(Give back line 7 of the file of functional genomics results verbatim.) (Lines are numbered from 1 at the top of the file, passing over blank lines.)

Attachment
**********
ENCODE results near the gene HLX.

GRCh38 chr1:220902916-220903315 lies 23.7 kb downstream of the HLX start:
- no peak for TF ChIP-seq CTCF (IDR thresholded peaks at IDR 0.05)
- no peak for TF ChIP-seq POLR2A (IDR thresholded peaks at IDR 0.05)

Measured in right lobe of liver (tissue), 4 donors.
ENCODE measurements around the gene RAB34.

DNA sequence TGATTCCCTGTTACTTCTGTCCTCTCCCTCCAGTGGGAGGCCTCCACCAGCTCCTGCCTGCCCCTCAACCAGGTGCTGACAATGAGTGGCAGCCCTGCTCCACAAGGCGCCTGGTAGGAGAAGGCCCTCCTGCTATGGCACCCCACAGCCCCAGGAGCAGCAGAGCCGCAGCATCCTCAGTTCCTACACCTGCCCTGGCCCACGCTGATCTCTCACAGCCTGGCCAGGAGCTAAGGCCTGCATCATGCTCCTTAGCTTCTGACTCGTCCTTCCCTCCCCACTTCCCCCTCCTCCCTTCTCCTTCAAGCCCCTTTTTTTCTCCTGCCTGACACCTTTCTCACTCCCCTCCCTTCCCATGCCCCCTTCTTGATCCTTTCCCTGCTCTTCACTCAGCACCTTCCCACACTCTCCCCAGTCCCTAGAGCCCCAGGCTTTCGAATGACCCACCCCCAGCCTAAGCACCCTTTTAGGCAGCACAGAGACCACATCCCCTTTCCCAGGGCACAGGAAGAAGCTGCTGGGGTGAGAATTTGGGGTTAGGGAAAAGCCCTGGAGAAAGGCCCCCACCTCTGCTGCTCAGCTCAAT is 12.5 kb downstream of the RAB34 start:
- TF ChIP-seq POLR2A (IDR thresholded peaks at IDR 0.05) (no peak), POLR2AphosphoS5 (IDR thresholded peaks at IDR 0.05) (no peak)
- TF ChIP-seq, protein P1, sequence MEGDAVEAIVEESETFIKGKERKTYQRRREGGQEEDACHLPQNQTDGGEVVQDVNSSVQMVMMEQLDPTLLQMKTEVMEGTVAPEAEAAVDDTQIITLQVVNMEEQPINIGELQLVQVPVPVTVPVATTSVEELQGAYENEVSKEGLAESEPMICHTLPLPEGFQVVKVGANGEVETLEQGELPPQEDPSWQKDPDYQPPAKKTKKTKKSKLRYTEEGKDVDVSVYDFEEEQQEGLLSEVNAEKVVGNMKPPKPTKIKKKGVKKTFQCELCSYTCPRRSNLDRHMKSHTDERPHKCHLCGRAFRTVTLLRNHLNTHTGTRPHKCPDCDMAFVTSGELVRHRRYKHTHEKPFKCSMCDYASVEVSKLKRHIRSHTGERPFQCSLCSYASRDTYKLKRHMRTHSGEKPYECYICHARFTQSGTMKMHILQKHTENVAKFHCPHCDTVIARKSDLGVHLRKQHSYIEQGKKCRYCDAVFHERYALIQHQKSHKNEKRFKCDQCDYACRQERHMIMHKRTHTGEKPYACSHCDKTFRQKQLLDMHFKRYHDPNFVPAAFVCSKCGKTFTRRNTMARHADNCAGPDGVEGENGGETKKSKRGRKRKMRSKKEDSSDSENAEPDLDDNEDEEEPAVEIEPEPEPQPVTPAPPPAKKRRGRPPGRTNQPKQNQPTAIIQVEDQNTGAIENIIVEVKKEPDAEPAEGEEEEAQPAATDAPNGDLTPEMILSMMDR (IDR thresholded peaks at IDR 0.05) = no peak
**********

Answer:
DNA sequence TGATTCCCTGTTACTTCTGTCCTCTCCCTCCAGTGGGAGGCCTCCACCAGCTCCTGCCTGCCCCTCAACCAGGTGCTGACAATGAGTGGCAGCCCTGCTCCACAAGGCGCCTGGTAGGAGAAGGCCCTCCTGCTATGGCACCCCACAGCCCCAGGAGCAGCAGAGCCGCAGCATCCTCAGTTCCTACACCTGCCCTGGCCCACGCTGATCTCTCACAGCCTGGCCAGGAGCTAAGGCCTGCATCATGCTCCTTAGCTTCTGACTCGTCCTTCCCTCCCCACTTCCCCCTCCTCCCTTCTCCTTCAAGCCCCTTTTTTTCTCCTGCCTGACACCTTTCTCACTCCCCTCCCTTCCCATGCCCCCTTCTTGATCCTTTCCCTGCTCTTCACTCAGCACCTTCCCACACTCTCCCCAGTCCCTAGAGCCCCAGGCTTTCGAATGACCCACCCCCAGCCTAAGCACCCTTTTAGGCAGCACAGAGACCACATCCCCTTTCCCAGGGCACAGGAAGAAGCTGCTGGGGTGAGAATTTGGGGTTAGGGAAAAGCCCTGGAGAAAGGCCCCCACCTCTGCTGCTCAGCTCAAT is 12.5 kb downstream of the RAB34 start: